Comment


              • #8
                Originally posted by Yabs View Post
                Hi ero.

                Nice work on the photo enhancement.
                I agree there is a similarity, perhaps in the ‘K but I don’t think the other individual letters look similar.
                The ‘Y’ for example has a very small dropping curve in the handwritten signature, yet he has bothered to engrave a longer different curve onto the watch, which considering the extra effort needed to engrave, seems odd.
                The engraver is clearly not going for a nice aesthetic so why not write the ‘Y as you would by hand?
                Although I do think there is a similar untidiness to both signatures if that makes sense.
                Anyone who has ever done any form of engraving will tell you it requires an incredible level of dexterity, so it can never be exact. It is never exact when we even write out signatures repeatedly by pen on paper. What you need to look for are casual similarities. In this case, I refer to a double loop on the K. This is one such example if you see close enough there is a double a loop on the top part of the K in both photos. That is very similar.

                The lower case A B R I C to me do look very similar. Bearing in mind an etching tool is like a needle, you won't get the nuance of a nib on the end of a pen using ink to paper.

                The M is the most interesting to me, as I see J and M as being very similar to the licence.
                "When the legend becomes fact... print the legend"
                - The Man Who Shot Liberty Valance (1962)

                Comment


                • #9
                  Originally posted by Scott Nelson View Post

                  But look at Erobitha"s post #36 on the "Whitechapel Murders in Colour" thread. Do you see any initials on the wall? I don't. Neither did the doctors or police at the scene.
                  Hi Scott,

                  As ero b has already noted, his #47 shows the FM far clearer, but nevertheless, I could still discern them in #36 even though it was very difficult. If you've ever seen the originals which were first published in the mid-1890s I think (in France?), you'd struggle to make out the 'FM' but you wouldn't struggle from Farson (1972) onwards so I guess you'd have to ask yourself how on earth they appeared and then stayed there in every subsequent version (not simply the version Feldman had analysed in 1992 or 1993).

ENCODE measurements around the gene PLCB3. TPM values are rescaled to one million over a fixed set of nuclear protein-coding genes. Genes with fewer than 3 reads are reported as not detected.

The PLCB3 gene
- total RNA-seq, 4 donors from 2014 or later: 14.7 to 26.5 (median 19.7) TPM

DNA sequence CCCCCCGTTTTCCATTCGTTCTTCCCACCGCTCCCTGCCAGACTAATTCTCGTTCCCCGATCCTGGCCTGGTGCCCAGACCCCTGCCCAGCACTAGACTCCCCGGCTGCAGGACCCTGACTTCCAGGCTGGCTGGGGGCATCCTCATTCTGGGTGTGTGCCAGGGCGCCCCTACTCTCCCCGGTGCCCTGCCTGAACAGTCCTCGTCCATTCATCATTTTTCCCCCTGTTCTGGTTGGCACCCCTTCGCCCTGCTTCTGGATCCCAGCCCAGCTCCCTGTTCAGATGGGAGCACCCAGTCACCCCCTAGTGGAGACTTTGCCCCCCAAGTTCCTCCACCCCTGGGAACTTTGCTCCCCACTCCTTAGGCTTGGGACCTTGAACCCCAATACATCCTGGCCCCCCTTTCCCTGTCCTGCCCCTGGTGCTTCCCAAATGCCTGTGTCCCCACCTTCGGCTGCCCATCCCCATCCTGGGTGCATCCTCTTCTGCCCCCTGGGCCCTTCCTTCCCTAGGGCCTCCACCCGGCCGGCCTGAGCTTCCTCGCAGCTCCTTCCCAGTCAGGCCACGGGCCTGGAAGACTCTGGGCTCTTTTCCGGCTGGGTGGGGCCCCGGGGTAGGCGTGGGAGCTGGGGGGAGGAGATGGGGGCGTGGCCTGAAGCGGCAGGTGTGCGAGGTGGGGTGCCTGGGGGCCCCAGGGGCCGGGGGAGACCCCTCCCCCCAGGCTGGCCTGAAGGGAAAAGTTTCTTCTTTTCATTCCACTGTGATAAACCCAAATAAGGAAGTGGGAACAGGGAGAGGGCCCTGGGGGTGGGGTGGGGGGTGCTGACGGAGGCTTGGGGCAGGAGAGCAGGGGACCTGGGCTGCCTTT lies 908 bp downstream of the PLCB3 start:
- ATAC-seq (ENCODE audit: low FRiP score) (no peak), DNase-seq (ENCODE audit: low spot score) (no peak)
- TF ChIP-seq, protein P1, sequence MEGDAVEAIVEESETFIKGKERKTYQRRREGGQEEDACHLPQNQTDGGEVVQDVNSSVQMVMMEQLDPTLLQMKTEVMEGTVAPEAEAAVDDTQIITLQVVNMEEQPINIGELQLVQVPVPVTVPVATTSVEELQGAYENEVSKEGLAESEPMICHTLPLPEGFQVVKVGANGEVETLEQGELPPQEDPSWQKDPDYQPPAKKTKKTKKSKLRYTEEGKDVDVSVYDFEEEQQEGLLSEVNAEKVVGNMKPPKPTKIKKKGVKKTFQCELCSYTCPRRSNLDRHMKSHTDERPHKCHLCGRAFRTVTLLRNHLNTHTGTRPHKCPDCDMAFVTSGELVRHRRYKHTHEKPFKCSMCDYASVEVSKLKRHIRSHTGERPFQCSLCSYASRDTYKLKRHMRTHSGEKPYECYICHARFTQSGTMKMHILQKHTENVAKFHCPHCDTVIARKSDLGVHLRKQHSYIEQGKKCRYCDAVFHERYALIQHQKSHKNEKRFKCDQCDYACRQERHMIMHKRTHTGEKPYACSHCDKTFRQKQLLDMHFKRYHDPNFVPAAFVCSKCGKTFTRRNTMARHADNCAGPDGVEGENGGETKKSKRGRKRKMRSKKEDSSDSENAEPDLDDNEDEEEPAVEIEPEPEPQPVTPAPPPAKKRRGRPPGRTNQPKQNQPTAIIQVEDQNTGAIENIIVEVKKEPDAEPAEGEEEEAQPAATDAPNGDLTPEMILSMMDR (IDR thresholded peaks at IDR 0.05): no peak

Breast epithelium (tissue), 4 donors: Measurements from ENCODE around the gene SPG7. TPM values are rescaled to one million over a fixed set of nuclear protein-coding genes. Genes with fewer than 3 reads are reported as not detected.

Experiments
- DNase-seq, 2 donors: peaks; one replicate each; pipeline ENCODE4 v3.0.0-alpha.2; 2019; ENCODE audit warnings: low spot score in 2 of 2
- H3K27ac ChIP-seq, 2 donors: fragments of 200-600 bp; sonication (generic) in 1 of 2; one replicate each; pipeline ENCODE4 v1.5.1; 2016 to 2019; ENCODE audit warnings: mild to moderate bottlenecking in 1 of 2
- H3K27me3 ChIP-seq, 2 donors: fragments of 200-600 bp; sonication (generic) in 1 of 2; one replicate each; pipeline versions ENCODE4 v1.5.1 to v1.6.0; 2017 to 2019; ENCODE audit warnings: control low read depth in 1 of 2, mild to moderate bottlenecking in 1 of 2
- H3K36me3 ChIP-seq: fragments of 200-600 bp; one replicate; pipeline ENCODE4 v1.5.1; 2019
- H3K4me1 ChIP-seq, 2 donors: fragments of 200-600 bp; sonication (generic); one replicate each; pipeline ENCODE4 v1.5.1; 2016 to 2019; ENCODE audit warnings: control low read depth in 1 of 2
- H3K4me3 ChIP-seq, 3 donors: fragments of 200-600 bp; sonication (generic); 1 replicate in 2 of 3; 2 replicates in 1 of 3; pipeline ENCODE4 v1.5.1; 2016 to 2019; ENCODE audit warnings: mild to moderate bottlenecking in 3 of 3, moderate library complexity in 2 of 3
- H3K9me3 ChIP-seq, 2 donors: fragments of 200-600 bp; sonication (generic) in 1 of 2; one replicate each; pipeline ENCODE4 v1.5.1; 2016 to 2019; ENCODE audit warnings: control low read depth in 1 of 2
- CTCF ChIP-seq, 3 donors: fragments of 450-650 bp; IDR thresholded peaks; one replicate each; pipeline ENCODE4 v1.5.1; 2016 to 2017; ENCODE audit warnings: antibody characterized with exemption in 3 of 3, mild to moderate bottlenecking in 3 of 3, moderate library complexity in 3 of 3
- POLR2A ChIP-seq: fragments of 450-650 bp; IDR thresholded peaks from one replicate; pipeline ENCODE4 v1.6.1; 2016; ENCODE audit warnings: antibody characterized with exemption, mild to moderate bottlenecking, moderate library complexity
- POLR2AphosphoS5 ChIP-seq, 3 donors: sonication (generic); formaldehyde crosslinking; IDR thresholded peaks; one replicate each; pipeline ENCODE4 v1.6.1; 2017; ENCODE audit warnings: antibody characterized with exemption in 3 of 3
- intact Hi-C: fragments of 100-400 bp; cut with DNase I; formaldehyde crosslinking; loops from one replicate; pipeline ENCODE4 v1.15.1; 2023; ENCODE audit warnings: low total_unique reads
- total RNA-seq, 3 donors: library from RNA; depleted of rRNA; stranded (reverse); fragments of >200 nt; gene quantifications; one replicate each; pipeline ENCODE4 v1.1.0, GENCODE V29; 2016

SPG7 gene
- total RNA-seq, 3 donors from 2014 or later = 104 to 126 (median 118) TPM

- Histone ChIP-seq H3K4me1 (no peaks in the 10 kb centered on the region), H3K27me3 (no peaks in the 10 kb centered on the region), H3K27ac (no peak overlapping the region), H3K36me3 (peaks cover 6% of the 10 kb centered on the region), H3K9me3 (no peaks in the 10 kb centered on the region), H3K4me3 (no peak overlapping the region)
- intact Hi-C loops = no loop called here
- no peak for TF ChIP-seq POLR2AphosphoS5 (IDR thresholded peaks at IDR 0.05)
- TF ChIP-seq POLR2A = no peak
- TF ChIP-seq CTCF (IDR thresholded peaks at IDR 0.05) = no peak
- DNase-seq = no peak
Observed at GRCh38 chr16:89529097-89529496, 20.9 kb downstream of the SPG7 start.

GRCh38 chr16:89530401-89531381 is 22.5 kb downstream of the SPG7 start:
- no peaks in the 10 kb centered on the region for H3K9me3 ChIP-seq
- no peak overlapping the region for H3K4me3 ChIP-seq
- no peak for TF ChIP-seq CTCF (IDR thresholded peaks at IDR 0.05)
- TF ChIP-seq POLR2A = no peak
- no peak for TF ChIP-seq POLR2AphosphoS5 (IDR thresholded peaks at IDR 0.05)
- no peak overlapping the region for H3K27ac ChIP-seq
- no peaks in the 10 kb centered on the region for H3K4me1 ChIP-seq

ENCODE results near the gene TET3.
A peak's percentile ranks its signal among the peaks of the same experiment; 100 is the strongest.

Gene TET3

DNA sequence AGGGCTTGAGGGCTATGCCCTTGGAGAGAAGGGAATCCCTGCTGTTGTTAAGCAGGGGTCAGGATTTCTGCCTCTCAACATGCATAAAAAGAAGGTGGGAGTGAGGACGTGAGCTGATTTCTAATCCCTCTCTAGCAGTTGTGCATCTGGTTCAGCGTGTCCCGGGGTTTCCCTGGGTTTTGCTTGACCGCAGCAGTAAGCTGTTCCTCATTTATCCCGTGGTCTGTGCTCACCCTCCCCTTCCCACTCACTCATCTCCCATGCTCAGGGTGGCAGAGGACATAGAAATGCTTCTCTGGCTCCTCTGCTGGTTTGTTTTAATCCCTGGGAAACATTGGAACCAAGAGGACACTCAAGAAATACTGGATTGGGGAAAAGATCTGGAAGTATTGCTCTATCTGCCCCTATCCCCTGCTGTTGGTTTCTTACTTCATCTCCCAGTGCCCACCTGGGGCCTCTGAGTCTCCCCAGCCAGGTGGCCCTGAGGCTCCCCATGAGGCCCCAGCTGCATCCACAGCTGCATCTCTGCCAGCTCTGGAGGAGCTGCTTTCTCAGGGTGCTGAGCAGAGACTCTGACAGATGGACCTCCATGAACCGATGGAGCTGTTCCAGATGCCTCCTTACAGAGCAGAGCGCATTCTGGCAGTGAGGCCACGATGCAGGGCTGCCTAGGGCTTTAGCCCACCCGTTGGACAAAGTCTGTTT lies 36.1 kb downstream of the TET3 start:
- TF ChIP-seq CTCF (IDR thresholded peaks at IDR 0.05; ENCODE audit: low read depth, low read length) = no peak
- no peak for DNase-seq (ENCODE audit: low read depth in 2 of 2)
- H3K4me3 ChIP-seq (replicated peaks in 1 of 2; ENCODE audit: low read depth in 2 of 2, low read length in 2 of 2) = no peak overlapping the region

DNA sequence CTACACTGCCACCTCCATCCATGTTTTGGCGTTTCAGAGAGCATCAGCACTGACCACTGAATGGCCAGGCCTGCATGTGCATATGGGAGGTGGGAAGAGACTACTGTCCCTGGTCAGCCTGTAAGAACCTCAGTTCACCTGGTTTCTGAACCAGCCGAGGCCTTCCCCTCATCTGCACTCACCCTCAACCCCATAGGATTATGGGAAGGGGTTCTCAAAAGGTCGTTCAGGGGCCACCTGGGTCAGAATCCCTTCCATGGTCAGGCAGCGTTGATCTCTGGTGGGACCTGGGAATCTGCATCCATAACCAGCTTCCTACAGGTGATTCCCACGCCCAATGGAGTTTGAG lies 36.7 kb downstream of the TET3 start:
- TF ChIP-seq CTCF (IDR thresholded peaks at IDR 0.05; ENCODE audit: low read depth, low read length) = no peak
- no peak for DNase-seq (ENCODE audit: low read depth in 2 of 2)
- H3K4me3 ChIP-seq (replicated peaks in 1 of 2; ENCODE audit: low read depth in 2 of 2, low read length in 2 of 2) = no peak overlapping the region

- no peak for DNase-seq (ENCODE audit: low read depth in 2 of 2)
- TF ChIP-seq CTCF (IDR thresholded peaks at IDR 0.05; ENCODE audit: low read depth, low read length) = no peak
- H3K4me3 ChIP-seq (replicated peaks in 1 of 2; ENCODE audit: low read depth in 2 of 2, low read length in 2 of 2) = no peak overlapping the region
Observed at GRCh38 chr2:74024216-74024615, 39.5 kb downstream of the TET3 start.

On the subject of the police and the doctors 'not seeing anything', you should add the inquest jury as I believe they were taken there to inspect the scene. You should also think about how much light was naturally available in Kelly's room to see anything on the walls (assuming anyone could take their eyes off the bloodstained bed to see anything unusual about the walls) and therefore how it might be that we can see the 'FM' but those there did not appear to have done so (or certainly didn't appear to say so if they had). This question was answered here on the Casebook many years ago, and is incredibly simple: the photographer was the only person who used flash, and that's how the letters were highlighted. As soon as the flash had passed, so had the light required to properly note what may or may not have been on the unfortunate Kelly's wall.

                  Assuming it was Kelly, of course ...

                  Ike
                  Iconoclast

                  Comment


                  • #10
                    Nice image erobitha, thanks for sharing.

                    It's been a long time since I've seen the watch. I know that the initials of the C5 are supposed to be there, but for the life of me I can't find all of them. I've tried to colour in some of the scratches, and can easily see the Maybrick (in orange), CE (Catherine Eddowes), AC (Annie Chapman), and the N interposed in Maybrick (Polly Nichols) but can't see a P or M beside it (all in red).

                    I can see an isolated C (dark green) and to the right of it either ar, or maybe am if the light green bit isn't just random scratches, but those don't correspond to any of the C5. On the right, in blue, maybe WRR or WKR? If the third letter (2nd R) is considered random wear and tear, is what looks like maybe W supposed to be the M and that's the MK for Kelly? There were some random, probably wear and tear marks, on the left (yellow) that appeared about as distinct as the more definite letters, but highlighting them hasn't helped me see anything there, except maybe a lower case squarish b and near the bottom a capitol F (presuming the squiggly bits are not intentional marks).

                    Anyway, I was wondering, are the blue bits considered to be the MK? Are the C and AR/AM thought to mean anything? And I mistaken and there's no ES (LS?) for Stride? If there is, could someone point it out for me. It's probably right in front of me, but I'm not seeing it.